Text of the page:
This is a joint showing with Wivenhoe Film Club for International Women’s Day, at the Nottage Institute, at the usual standard price of £5 a head. The film has won numerous awards, including, for the director, the Audience Award and the Grand Jury Prize for World Documentary at the 2016 Sundance Film Festival.
This is a documentary in which its makers are unwilling and unable to retain a respectful distance from their subject. Instead of using their camera to create a moral safe zone, where they are able to believe that their filmmaking is in itself an act of courage and defiance, they cross the line, realising that, maybe, actions speak louder than images.
It helps that Rokhsareh Ghaem Maghami’s subject is Sonita Alizadeh, a feisty teen who escaped from her parents in Afghanistan and fled to Iran after they threatened to sell her off for marriage. But her gruelling plight awoke a dormant streak of activism, as Sonita started writing raps about the sorry situation of young women in the region. Her lyrics articulate widespread, private suffering and the righteous anger she channels embodies the combative, urgent nature of hip hop.
The filmmakers carefully follow her story through and Sonita is a charismatic and empathetic focal point. In charting her attempts to disseminate her sorrows through music, the film operates as a crushing condemnation of all societies in which female expression is suppressed in depressingly innovative ways. Even roping in help from male music producers is a no-no, as it’s against the law in Iran for women to sing, and it’s the men who would be punished for allowing it to happen.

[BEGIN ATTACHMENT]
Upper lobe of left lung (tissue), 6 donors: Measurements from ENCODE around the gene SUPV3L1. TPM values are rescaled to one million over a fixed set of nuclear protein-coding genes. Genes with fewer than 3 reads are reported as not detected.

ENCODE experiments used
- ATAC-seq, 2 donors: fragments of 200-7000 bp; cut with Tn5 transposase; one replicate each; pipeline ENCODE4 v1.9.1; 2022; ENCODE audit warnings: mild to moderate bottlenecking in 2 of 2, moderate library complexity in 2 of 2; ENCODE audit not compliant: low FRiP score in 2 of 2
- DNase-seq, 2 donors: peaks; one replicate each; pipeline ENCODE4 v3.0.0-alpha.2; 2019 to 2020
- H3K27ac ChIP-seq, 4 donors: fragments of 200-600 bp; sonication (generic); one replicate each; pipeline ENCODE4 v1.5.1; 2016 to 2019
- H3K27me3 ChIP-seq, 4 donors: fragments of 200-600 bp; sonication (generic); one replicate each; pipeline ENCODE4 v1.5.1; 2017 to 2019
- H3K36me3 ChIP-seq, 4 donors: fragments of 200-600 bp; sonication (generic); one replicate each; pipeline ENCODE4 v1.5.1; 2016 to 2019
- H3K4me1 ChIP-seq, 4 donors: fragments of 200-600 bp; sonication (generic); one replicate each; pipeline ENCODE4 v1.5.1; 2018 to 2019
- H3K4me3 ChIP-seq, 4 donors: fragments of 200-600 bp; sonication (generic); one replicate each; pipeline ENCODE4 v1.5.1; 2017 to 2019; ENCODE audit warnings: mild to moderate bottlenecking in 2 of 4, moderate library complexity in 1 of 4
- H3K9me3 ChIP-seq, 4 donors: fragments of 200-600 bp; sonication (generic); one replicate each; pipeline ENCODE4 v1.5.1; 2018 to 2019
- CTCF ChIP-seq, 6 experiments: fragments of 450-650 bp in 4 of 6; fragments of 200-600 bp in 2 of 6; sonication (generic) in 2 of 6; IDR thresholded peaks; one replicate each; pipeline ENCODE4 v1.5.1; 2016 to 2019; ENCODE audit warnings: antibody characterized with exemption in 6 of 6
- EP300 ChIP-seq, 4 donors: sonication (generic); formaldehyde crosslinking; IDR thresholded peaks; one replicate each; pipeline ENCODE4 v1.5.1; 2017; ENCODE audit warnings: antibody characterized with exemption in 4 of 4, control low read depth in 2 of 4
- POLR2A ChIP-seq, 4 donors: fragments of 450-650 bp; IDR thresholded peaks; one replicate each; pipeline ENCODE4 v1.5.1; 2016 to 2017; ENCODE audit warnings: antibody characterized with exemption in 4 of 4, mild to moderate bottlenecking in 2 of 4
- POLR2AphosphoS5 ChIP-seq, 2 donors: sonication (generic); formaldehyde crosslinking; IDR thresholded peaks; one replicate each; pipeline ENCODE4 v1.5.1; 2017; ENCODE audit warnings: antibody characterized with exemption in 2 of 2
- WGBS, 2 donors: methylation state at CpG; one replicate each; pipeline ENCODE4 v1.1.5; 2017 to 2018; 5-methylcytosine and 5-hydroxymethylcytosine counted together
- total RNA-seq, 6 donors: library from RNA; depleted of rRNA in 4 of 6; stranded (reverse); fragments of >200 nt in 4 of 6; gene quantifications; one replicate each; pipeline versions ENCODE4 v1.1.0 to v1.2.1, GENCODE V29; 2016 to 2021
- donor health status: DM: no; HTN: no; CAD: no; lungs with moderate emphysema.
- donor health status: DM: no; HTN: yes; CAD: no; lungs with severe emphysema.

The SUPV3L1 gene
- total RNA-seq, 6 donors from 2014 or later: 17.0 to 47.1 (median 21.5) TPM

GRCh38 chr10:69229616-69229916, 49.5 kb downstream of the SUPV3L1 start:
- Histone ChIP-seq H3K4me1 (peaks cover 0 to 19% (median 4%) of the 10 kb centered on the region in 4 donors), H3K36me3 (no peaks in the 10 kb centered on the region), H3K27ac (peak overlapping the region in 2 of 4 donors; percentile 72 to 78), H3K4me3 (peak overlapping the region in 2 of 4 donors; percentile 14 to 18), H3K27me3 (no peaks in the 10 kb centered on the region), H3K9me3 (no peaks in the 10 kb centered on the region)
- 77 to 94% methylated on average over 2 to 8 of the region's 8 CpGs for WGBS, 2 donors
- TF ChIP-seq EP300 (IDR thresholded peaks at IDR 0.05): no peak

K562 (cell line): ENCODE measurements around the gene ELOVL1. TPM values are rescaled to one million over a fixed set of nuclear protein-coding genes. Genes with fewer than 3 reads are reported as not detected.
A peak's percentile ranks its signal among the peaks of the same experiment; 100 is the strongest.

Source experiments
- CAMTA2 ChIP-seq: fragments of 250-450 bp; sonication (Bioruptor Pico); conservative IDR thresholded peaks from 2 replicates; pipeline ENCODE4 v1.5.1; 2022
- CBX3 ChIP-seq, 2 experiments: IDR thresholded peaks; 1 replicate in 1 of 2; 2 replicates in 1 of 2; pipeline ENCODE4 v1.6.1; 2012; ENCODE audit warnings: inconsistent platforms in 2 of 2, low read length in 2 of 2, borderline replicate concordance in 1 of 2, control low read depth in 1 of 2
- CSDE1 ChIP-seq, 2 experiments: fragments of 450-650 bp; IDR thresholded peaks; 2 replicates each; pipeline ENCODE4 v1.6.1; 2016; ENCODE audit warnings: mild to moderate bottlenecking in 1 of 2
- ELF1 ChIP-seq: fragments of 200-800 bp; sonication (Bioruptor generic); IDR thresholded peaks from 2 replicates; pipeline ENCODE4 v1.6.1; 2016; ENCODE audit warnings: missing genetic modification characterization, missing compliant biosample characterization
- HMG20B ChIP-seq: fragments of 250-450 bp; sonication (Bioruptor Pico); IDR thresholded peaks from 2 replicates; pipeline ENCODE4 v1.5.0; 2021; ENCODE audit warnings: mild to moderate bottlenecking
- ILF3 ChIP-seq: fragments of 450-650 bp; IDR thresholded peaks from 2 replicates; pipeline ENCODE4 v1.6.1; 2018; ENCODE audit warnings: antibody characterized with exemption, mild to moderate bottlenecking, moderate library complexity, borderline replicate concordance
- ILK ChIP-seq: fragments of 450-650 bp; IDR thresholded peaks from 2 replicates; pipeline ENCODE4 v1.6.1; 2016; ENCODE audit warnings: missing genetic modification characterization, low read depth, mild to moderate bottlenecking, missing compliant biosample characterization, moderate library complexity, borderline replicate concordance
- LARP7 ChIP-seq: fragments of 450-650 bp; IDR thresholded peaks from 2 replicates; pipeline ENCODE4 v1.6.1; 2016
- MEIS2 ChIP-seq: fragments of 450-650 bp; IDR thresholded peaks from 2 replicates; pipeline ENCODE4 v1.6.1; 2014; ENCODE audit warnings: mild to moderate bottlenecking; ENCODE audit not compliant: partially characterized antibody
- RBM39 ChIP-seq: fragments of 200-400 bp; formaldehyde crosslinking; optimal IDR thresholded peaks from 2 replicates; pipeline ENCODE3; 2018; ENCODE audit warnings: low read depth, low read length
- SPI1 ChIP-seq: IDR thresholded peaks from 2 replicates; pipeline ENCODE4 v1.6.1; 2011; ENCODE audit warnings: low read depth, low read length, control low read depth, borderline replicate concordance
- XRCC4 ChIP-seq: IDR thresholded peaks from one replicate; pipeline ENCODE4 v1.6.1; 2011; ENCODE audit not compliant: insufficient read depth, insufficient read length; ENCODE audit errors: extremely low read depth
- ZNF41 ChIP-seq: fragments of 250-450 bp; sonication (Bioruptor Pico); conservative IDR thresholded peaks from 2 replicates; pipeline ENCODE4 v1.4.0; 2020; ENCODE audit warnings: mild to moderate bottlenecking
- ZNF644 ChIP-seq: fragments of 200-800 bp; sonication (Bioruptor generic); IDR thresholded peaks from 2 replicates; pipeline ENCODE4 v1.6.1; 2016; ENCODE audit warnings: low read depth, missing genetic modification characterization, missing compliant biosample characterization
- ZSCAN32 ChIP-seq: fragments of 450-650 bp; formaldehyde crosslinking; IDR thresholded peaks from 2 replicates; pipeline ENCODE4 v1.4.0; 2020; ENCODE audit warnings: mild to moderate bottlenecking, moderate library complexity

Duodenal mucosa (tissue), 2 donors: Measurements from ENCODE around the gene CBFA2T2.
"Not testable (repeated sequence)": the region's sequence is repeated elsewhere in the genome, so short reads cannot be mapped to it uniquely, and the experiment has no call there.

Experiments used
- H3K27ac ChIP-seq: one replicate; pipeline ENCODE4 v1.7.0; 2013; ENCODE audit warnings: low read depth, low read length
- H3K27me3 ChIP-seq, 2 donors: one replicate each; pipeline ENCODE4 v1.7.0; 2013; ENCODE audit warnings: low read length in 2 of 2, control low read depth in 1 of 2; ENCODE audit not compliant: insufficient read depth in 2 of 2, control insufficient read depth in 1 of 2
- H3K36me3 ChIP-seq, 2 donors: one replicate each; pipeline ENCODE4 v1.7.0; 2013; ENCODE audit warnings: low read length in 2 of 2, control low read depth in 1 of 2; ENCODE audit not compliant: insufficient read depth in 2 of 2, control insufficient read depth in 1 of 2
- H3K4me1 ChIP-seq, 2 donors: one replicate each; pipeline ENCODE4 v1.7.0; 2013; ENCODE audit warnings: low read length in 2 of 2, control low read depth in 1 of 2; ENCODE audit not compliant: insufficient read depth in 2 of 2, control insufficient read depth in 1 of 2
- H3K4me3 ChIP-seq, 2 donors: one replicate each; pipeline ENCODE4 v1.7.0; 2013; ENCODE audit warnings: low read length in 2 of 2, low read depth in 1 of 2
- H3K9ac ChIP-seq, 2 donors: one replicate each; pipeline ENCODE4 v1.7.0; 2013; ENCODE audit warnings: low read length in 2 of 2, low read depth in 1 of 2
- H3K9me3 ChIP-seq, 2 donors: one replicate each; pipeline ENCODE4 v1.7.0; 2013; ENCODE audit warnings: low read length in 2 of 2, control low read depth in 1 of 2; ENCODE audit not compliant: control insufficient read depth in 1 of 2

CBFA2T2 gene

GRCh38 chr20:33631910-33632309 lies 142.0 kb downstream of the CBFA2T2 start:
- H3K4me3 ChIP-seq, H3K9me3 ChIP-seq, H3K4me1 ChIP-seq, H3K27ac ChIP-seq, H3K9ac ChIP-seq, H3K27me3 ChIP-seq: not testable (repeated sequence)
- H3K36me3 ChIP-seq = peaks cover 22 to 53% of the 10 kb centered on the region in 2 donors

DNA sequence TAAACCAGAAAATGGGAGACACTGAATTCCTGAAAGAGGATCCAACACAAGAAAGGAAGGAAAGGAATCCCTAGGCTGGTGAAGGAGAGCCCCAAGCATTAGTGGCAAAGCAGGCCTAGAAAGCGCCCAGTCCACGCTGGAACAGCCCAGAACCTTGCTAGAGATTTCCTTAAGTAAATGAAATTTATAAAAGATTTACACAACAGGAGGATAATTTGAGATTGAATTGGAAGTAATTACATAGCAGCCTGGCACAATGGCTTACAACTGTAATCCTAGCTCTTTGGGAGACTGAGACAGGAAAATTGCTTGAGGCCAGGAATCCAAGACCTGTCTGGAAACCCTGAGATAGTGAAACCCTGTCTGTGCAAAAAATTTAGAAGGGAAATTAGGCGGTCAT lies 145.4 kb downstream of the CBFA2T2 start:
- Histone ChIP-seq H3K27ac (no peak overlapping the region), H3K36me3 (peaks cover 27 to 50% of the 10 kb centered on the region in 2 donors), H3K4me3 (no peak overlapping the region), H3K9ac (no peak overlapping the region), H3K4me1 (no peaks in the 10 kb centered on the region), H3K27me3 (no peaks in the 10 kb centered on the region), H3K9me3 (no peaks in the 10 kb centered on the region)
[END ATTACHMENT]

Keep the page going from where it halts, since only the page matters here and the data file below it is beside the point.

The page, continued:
Yet the film does also show the simple ways in which these regressive laws can be swerved around, as Ghaem Maghami does everything in her power to guide Sonita towards success, even it it means upping sticks and moving to another country. It may sound like a relatively straightforward triumph-over-adversity narrative, but the film really emphasises the difficulty of things that most viewers would take for granted. The drama of returning home to her mother to get her passport becomes a military operation, where possible emotional bribes are set into place. It’s the presence of the camera that spurs Sonita on, even to achieve something as simple as taking off her headscarf in private.
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